Inheritance tax cuts face obstacles

April 02, 2000|By LAURA ERNDE

ANNAPOLIS - When the Maryland General Assembly convened in January, it seemed certain that the state's inheritance tax would be repealed this year.

Assembly leaders tagged it as their top priority and Gov. Parris Glendening put money in his budget to pay for it.

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But with a week to go in the session, lawmakers are trying to figure out the best way to salvage a meaningful inheritance tax cut.

Many members of the Washington County Delegation are disappointed. They had also hoped to see more money being returned to the taxpayers in a year when the state saw a nearly $1 billion surplus.


"It's a little hard to believe that we can't afford it," said Del. Robert A. McKee, R-Washington.

The inheritance tax issue was complicated by the fact that the registers of wills in each county now rely on the tax for income.

The House proposed raising probate fees to compensate for eliminating the tax.

Instead of a fee increase, the Senate decided to eliminate the tax for spouses and children, but keep it for siblings and other descendants.

Neither alternative goes as far as lawmakers originally intended.

"It's not going to be what I personally thought, so what justice have we done to the people in the state of Maryland?" asked Del. Louise V. Snodgrass, R-Frederick/Washington.

Republicans tried to restore the tax cut to its original form with proposed amendments, but lawmakers who worked on the state budget said that would require millions of dollars in cuts.

"That was really difficult for me," said Munson, R-Washington, a member of the Budget and Taxation Committee. "It's a $21 million hole in the budget I didn't know how to fill. The only way would have been to kill projects."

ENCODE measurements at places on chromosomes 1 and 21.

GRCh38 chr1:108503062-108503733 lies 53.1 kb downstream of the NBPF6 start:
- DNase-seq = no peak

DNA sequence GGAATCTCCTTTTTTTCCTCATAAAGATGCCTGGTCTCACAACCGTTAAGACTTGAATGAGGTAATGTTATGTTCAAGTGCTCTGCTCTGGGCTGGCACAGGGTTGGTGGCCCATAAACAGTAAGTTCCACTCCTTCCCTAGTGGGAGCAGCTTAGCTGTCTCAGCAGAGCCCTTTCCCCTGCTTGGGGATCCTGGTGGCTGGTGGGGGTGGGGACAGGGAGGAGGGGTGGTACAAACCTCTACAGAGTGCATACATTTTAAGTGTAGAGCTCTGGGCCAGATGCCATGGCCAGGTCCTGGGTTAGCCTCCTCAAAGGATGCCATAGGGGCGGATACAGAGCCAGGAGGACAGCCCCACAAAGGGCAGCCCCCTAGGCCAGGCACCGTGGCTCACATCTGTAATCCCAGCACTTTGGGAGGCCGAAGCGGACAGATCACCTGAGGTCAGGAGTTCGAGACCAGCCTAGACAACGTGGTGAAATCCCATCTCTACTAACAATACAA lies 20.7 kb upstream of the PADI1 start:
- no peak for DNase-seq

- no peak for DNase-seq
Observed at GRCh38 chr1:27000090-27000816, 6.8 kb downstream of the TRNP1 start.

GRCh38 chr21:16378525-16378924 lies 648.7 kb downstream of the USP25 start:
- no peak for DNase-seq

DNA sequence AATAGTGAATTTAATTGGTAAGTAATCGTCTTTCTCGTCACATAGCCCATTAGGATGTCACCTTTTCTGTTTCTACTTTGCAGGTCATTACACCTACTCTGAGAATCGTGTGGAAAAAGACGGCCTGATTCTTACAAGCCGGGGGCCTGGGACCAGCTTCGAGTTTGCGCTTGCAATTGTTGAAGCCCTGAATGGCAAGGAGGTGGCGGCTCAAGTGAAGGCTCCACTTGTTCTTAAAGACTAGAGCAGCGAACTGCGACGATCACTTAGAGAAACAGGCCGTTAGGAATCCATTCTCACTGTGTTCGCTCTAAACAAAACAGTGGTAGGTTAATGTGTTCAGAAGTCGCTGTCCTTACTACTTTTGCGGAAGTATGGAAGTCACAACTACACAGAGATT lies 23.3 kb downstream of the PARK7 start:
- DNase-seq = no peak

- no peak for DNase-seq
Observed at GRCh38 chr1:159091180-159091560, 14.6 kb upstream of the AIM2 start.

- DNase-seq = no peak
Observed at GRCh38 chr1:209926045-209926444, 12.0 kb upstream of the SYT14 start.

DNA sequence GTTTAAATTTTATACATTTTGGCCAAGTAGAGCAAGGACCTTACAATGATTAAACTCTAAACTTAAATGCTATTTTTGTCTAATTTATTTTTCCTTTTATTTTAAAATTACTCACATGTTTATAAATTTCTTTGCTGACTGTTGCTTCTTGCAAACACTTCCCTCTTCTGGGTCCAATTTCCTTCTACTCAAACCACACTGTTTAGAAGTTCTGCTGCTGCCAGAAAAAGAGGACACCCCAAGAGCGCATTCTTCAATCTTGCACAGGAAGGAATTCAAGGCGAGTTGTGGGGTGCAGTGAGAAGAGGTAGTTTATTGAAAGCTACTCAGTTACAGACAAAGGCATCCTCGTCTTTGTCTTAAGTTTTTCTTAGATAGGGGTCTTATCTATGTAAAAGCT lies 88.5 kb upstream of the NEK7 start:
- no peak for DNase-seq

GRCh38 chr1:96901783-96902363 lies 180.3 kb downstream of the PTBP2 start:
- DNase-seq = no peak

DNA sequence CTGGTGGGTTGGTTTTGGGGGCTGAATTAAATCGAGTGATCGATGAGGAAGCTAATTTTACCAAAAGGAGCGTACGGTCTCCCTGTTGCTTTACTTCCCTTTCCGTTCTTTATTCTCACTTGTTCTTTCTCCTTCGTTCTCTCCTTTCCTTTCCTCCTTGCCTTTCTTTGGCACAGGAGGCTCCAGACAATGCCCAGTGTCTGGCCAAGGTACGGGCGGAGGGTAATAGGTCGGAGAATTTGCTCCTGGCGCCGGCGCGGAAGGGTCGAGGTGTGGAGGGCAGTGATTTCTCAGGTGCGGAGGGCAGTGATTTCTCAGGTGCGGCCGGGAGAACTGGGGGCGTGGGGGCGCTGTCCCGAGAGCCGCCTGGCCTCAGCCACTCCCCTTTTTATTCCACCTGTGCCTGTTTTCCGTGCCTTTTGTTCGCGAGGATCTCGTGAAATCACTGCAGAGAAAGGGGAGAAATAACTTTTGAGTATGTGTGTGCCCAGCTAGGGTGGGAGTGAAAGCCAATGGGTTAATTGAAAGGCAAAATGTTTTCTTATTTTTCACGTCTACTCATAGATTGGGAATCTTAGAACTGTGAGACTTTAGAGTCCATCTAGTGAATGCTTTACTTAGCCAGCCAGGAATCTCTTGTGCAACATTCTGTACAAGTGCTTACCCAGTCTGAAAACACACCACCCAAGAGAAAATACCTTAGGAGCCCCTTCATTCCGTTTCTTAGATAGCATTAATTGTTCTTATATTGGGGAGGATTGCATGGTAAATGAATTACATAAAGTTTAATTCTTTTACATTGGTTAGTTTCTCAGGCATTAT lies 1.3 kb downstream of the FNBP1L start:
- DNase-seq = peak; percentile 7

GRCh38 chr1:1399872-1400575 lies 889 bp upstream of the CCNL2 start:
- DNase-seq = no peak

Munson, who proposed inheritance tax cuts last year, said lawmakers did the best they could to cut the governor's budget.

The process doesn't lend itself to tax cuts, argued Senate Minority Leader Martin G. Madden, R-Howard/Prince George's.

Glendening essentially spent the state's surplus, mostly on one-time costs such as higher education and public school construction, when he proposed his budget at the start of the session.

Legislators can only cut from his budget, which makes it difficult to work in tax relief, he said.

Del. Joseph R. Bartlett, R-Frederick/Washington, said giving money to government is like giving money to a child and instructing them to buy all the toys they need. No matter how much you give, it will get spent.

In addition to repealing the inheritance tax, legislative leaders also set their sights on speeding up a 10-percent income tax cut this year. But it didn't happen after Glendening didn't carve out the money.

By increasing spending now, the state will be in a bad position of the economy takes a nosedive, said Del. Christopher B. Shank, R-Washington.

Washington County lawmakers were heartened by the fact that there should be some relief from the inheritance tax this year.

"It's better than nothing. It's a start," Shank said.

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